Promoting learning, course and job labels (aka Skills Labels) for more than five years, essentially after all the patent applications were filed (as soon as I could). There are two important aspects to them I promote:
- Standard representation of learning expectations and job requirements.
- Skills and Skill Points are the focal point in the definitions.
For the first point, awareness is critical. I am always striking conversations telling people what the learning labels are and how they work. My usual ‘ice-breaker’, particularly with a stranger, is the ‘nutritional label’ example. Personally, I know the analogy is super simplistic (try to limit this analogy when speaking with a learning practitioner). Guess I figure the goal for the learning labels is to be read and understood by the general populace.
As I say and often repeat, learning labels solve a problem of communicating learning expectations in clear, concise way. Labels are highly readable while fitting precisely on a smartphone – no need to scroll up-down or left-right. I cannot think of how to put more on the screen – there is no room. The labels are highly interactive; there are layers and depth to them – like pop-ups showing learning standards.
Establishing the standard representation was a necessary first step. Proven worthy, the next step was to get them accessible on different screens and platforms. Now they render in native Android and Windows 10 apps and a substantial web application.
Five years before the learning labels, I started working in skills – my initial application was to get them to appear on a personal website or what I called a multi-dimensional resume. With the learning labels, for the second point, I suggest we define and quantify learning (and jobs) in skills.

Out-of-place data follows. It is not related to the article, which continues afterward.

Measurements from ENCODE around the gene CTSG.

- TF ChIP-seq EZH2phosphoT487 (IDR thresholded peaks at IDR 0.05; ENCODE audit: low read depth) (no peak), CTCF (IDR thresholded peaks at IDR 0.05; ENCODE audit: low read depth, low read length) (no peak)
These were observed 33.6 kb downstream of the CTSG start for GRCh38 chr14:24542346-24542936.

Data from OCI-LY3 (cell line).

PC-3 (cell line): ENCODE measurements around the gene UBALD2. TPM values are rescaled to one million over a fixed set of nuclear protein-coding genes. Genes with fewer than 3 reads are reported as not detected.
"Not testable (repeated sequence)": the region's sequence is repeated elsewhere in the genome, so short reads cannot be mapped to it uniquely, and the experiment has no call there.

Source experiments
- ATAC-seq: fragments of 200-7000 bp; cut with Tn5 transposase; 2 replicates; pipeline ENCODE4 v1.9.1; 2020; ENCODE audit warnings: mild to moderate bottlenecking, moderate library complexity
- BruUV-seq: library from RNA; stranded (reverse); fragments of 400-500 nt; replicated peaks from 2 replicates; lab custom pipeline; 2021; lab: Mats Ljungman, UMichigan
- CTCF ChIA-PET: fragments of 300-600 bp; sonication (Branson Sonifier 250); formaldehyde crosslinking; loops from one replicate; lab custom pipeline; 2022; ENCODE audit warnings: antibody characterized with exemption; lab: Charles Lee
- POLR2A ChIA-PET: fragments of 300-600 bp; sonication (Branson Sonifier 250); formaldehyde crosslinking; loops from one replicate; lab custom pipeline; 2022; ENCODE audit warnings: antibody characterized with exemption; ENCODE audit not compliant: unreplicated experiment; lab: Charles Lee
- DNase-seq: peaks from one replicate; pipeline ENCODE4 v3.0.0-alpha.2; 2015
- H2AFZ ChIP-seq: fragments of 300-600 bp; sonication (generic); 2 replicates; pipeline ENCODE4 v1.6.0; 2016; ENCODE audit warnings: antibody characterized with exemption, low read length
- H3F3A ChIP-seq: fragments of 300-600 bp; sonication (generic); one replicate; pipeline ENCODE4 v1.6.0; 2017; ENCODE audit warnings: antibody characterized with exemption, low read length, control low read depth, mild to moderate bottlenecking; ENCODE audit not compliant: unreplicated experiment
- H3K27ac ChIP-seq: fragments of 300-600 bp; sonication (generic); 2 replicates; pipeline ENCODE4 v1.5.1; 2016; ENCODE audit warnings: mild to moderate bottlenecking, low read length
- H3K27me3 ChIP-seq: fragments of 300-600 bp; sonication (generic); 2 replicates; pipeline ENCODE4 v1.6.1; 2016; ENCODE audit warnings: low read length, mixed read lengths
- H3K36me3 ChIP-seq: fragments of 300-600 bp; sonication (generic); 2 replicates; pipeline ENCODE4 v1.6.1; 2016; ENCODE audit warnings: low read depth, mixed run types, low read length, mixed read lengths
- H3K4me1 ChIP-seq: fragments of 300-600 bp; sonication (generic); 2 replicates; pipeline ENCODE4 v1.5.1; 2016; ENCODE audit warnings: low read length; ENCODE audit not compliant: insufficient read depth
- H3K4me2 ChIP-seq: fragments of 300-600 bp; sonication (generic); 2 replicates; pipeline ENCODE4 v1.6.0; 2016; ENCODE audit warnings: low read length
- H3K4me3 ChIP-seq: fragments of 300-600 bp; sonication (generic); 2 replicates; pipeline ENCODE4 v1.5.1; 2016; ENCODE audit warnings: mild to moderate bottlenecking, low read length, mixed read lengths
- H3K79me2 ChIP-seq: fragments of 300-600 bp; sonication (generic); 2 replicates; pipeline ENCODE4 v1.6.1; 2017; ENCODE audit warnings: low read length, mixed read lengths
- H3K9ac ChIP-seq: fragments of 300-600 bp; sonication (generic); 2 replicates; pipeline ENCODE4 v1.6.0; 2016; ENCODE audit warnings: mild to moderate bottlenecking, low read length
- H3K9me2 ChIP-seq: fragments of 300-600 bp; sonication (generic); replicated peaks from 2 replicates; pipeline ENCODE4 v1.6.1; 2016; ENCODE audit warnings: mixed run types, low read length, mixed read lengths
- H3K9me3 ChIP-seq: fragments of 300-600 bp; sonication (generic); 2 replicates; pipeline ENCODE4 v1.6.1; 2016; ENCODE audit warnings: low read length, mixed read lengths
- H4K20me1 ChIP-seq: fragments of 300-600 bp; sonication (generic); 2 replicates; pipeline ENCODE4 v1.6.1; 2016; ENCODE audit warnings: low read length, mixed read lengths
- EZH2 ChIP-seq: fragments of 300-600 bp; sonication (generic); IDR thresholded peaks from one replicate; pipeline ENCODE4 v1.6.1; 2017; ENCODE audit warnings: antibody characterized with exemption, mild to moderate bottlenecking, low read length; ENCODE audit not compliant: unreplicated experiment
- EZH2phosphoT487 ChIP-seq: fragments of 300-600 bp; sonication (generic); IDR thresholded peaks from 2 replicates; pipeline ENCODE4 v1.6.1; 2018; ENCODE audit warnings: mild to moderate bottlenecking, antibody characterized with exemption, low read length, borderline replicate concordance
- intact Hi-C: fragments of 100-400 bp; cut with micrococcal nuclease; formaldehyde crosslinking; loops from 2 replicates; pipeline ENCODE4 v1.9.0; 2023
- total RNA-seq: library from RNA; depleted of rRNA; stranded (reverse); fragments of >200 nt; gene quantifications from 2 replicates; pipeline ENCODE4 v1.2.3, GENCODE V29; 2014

My central argument is skills are knowledge, at least the action part of it, rather than a competing complement to knowledge. To get practitioners to create the labels, the goal is to get them to believe in skills in this way.
I prove this works by mapping many recent common education and higher education standards to skills into learning labels applications. The process was quite smooth.
The entrance of other skill platforms proves this is being accepted in practice. There are open-source skill databases and parsers, competency-based programs, education point systems, etc. Our recently patent allowed learning labels system proves our precedence.
On the jobs side, where skills are already commonly accepted and utilized, connect the job requirements / experience to learning expectations using skills. This only strengthens the argument to define learning in skills. Why use more than one nomenclature or classification?
With the basis of the representation in place and skills established as the medium, the final step is continual refinement:
The calculation of Skill Points should involve a complicated algorithm. (I argue on par with many of the larger ones being built today – like a search engine.) Let me provide basic context. Two commonly accepted notions (not rooted in science): takes 10,000 hours to master a skill; and takes 20 hours to learn a skill for your own needs. Personally, I do not think this makes much sense for much more than a rough guide.
In our algorithm, a suggested input is skill growth rates on a skill-by-skill basis. This would consequently provide not only a clearer interpretation on how long it takes to learn a skill, but also a more accurate measure of learning gains.
There is also room for improvement with the icons and graphics on the labels. There is space allotted for the icons and some simple icons already in place. With designers, both the icons and graphics should get much better.
My team is glad our patent applications are allowed, but there is a lot of work ahead. Contact us if you are interested in the research or design or how to index your resources with learning, course, and job labels.